International agencies are closely monitoring the production of vaccines for other diseases, as the majority of these manufacturers are also involved in developing coronavirus vaccines.
“We absolutely don't want to be in a position where vaccines for other life-threatening diseases are compromised in terms of their supply, and we simply are replacing one outbreak with another outbreak,” said Kate O’Brien, director at World Health Organization’s department of immunization, vaccines, and biologicals, during a media roundtable on Thursday hosted by the U.N. Foundation.
There is “pressure building” on the manufacturing capacity for these vaccines, but O’Brien said, “it is not at a point where we are expecting that there will be vaccine shortages or vaccine stock outs at this point.”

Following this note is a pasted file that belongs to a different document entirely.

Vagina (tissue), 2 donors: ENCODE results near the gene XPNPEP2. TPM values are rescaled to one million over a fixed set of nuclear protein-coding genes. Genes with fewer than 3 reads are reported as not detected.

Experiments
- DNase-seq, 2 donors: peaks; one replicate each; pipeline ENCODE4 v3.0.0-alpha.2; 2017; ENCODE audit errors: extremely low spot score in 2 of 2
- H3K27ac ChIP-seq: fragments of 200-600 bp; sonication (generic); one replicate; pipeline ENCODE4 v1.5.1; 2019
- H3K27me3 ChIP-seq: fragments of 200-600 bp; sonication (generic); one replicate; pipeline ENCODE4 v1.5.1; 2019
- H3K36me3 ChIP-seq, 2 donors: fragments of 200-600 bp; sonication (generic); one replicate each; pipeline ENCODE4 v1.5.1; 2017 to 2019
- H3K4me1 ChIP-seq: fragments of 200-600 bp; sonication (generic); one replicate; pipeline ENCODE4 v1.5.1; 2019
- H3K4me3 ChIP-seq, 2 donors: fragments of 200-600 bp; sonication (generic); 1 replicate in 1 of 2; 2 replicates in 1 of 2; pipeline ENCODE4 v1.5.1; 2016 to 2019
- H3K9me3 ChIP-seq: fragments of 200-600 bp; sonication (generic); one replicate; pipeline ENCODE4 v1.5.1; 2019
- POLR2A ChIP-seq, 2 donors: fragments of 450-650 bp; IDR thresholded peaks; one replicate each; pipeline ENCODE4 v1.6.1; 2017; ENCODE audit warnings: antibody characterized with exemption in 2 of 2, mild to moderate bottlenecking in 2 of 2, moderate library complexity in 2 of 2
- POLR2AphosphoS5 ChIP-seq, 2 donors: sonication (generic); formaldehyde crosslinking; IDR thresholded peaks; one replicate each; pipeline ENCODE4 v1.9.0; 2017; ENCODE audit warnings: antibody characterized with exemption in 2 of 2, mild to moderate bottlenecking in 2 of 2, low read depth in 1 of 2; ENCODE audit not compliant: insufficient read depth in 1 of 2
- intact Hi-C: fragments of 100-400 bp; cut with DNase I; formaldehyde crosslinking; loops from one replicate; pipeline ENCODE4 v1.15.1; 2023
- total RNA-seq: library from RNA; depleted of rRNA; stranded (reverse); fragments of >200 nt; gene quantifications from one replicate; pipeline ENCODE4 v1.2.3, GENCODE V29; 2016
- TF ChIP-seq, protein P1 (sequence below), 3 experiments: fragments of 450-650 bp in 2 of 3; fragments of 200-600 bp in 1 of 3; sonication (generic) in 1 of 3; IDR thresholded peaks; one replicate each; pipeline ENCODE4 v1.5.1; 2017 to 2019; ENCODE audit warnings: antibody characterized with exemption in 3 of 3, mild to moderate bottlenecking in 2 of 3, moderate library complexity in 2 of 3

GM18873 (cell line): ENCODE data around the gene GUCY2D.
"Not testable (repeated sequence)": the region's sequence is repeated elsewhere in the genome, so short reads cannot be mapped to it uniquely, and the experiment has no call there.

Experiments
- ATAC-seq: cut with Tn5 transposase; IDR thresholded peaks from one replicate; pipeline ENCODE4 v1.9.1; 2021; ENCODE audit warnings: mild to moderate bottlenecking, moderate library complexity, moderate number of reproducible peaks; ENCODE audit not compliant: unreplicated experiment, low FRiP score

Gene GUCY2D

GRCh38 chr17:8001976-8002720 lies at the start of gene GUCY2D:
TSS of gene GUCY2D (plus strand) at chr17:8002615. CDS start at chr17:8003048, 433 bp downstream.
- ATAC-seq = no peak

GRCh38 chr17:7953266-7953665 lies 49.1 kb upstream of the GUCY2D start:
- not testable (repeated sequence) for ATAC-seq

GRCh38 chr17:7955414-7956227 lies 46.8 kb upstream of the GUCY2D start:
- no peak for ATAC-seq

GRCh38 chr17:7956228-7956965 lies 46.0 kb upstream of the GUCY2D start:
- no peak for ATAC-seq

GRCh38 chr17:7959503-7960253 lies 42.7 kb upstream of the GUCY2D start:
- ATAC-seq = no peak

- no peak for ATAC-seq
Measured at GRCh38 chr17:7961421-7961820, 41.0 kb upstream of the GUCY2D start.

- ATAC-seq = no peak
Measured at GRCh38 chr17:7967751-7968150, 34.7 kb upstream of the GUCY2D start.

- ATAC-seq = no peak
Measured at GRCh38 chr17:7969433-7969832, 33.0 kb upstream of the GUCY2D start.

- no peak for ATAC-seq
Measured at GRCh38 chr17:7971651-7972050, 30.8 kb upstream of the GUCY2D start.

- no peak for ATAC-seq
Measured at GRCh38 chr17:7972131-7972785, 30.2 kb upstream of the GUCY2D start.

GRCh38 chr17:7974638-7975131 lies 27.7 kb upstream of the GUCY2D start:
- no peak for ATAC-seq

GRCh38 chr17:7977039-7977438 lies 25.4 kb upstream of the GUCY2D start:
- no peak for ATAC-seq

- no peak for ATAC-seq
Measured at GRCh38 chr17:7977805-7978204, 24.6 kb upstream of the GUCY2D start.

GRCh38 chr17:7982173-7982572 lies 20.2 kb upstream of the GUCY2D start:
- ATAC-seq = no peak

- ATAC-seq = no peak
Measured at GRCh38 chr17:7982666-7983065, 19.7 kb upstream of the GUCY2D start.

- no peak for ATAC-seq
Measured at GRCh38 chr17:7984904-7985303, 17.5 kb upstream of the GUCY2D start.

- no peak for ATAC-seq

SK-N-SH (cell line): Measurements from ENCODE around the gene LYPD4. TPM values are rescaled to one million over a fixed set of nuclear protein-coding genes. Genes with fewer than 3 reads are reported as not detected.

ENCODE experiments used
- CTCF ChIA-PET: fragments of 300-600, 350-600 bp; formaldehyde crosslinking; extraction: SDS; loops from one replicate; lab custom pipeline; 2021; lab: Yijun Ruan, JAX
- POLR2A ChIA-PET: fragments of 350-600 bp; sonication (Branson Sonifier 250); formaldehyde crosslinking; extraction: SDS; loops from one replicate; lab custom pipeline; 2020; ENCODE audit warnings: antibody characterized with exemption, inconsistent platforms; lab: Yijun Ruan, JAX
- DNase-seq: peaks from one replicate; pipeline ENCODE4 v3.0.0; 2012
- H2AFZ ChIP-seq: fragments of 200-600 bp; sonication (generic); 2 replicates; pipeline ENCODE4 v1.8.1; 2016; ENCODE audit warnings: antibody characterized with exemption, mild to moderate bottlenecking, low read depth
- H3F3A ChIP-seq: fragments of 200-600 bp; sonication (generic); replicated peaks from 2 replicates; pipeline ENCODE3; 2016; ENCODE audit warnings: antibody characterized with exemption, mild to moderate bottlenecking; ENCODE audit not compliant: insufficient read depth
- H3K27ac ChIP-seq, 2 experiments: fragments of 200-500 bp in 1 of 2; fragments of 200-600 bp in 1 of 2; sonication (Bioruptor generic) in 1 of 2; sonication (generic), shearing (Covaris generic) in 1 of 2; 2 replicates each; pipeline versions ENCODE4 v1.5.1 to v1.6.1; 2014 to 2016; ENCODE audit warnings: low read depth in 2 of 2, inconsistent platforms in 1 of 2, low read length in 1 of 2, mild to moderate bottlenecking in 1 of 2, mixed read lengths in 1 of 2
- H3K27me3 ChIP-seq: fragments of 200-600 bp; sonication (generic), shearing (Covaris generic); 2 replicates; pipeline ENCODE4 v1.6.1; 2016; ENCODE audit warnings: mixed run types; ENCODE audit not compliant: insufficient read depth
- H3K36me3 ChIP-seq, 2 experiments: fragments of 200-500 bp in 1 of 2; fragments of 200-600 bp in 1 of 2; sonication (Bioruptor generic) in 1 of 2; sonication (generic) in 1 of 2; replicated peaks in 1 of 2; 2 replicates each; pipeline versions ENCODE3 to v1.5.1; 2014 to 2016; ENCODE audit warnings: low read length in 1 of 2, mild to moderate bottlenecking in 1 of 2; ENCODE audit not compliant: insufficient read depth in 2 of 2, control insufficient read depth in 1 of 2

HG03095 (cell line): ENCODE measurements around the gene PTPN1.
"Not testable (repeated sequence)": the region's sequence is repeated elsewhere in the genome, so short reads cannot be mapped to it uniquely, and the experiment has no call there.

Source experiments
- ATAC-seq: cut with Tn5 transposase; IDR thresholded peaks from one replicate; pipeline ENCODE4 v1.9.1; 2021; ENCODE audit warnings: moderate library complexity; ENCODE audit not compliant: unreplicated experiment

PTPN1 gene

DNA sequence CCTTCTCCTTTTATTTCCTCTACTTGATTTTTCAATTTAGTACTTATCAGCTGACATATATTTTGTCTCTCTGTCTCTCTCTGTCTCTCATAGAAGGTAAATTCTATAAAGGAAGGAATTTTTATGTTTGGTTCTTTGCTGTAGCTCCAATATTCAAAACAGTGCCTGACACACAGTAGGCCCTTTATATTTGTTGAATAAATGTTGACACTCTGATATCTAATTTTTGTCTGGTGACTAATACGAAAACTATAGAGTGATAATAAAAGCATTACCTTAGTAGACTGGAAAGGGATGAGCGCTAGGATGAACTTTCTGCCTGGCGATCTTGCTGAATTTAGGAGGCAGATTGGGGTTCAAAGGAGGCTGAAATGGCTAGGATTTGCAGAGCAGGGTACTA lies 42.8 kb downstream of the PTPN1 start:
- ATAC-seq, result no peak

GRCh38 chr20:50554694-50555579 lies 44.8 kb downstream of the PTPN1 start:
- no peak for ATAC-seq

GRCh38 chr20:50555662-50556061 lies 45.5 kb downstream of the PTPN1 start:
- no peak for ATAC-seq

Gian Gandhi, UNICEF’s COVAX supply coordinator, said some manufacturers of vaccines for routine immunizations have said they won’t be able to meet their awarded quantities for 2021 as they reallocate limited resources for COVID-19 vaccines. Some manufacturers experience longer lead times for the release of vaccine batches due to regulatory delays. There have also been supply constraints on syringes.
“I think that there's been less attention on the syringe market with the assumption that it's a less complex product, simple to produce,” Gandhi said.
“But in reality, the demands on that market, and the fact that the prices of those products are indeed quite low with low margins, we've seen that some of the manufacturers have struggled to scale up to meet the massive additional needs that COVID is bringing,” he added.